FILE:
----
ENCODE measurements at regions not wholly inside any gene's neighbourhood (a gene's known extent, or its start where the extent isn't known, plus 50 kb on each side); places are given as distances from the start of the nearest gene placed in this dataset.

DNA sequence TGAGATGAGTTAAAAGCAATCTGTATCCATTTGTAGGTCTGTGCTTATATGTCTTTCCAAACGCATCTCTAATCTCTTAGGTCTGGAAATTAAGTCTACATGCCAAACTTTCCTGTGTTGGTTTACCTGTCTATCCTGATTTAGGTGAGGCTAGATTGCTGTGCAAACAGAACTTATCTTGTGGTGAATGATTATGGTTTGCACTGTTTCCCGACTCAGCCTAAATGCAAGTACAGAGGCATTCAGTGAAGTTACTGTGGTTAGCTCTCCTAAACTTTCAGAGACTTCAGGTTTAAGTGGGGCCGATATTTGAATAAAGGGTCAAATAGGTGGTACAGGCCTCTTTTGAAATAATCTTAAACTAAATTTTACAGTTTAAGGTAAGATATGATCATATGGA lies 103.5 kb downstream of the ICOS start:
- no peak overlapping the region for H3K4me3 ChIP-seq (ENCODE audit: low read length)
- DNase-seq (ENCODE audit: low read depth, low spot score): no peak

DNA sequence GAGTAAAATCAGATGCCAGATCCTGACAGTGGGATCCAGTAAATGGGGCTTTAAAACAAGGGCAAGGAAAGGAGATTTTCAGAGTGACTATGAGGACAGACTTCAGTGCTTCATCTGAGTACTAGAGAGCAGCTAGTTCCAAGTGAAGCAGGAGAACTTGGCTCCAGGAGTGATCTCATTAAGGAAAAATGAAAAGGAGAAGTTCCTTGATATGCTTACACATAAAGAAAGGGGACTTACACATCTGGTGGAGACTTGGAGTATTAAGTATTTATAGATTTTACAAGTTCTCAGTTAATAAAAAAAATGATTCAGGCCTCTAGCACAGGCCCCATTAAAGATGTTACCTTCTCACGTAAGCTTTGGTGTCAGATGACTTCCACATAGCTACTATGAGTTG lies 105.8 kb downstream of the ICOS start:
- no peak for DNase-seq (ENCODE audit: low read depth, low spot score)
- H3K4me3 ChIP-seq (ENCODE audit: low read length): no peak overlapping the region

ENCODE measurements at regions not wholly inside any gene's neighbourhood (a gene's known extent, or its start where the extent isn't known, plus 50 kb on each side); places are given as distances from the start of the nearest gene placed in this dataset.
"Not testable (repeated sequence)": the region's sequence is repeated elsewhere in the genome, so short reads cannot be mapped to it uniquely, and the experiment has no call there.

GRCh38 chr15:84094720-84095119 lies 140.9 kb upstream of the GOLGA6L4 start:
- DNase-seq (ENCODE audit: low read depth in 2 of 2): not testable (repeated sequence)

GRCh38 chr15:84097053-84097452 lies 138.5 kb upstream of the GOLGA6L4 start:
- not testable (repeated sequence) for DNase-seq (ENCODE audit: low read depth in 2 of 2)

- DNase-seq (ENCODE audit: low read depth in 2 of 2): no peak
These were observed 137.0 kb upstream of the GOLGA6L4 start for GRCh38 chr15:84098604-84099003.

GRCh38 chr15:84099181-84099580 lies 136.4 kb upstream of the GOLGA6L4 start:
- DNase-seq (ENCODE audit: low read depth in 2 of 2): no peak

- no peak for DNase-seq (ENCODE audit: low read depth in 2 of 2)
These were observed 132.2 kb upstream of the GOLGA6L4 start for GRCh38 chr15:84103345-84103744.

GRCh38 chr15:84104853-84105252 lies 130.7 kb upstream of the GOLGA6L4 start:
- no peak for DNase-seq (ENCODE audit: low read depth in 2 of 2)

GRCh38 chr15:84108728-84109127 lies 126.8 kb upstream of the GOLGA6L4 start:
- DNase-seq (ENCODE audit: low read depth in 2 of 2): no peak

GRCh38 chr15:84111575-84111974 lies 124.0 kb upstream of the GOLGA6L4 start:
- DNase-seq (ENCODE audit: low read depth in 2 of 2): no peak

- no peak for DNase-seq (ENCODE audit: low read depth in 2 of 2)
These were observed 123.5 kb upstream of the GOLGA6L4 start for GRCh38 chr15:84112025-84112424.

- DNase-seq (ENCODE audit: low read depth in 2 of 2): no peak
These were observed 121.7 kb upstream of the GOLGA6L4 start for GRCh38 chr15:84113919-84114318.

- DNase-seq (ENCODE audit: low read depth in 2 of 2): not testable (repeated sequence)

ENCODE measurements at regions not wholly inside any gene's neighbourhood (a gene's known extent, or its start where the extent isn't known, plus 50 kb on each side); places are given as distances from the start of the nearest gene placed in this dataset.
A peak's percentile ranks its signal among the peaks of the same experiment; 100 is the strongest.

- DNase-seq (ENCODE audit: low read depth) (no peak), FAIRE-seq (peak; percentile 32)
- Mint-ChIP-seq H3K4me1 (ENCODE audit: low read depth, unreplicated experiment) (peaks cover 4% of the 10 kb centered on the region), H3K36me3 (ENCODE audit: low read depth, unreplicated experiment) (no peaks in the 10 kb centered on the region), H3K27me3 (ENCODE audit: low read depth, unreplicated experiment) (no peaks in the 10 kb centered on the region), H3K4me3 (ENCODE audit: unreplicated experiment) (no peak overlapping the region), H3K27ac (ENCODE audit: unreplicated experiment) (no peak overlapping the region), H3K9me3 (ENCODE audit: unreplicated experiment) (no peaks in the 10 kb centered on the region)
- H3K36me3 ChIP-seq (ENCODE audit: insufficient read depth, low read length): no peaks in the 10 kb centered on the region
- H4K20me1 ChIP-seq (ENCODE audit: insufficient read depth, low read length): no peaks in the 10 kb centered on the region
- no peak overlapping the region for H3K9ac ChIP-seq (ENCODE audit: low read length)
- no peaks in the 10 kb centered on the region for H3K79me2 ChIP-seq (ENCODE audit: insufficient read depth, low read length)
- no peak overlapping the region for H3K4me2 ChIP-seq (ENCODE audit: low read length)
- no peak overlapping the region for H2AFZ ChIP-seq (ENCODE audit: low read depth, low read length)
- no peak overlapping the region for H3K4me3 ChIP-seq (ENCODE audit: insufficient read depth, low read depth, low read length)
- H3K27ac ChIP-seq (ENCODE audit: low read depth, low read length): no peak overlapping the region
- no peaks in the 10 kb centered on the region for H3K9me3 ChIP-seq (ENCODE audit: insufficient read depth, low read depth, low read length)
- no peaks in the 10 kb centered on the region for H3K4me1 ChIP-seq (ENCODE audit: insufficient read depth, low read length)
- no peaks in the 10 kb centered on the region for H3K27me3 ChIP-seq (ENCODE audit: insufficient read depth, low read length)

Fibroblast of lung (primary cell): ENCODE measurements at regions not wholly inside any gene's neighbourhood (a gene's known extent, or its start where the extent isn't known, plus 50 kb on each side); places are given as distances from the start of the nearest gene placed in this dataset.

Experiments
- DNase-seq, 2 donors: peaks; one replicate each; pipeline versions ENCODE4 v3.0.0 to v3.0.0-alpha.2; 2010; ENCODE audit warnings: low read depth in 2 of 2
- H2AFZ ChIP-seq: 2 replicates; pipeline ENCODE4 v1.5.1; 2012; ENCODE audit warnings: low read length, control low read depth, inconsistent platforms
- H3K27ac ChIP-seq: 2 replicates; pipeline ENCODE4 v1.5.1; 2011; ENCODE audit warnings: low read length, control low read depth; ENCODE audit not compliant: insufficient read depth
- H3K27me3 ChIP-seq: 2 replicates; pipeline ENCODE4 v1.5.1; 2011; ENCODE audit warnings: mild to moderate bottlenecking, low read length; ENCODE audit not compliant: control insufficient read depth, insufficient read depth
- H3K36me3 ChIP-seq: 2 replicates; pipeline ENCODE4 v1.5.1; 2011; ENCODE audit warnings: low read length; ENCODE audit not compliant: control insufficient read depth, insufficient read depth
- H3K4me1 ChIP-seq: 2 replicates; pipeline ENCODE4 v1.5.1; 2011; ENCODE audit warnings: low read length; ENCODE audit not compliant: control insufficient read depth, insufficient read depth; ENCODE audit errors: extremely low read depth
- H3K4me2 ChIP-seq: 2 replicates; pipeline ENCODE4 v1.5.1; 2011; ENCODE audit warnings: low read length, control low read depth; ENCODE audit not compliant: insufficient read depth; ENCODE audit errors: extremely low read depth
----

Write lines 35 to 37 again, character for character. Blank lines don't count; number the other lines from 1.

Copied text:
- H3K36me3 ChIP-seq (ENCODE audit: insufficient read depth, low read length): no peaks in the 10 kb centered on the region
- H4K20me1 ChIP-seq (ENCODE audit: insufficient read depth, low read length): no peaks in the 10 kb centered on the region
- no peak overlapping the region for H3K9ac ChIP-seq (ENCODE audit: low read length)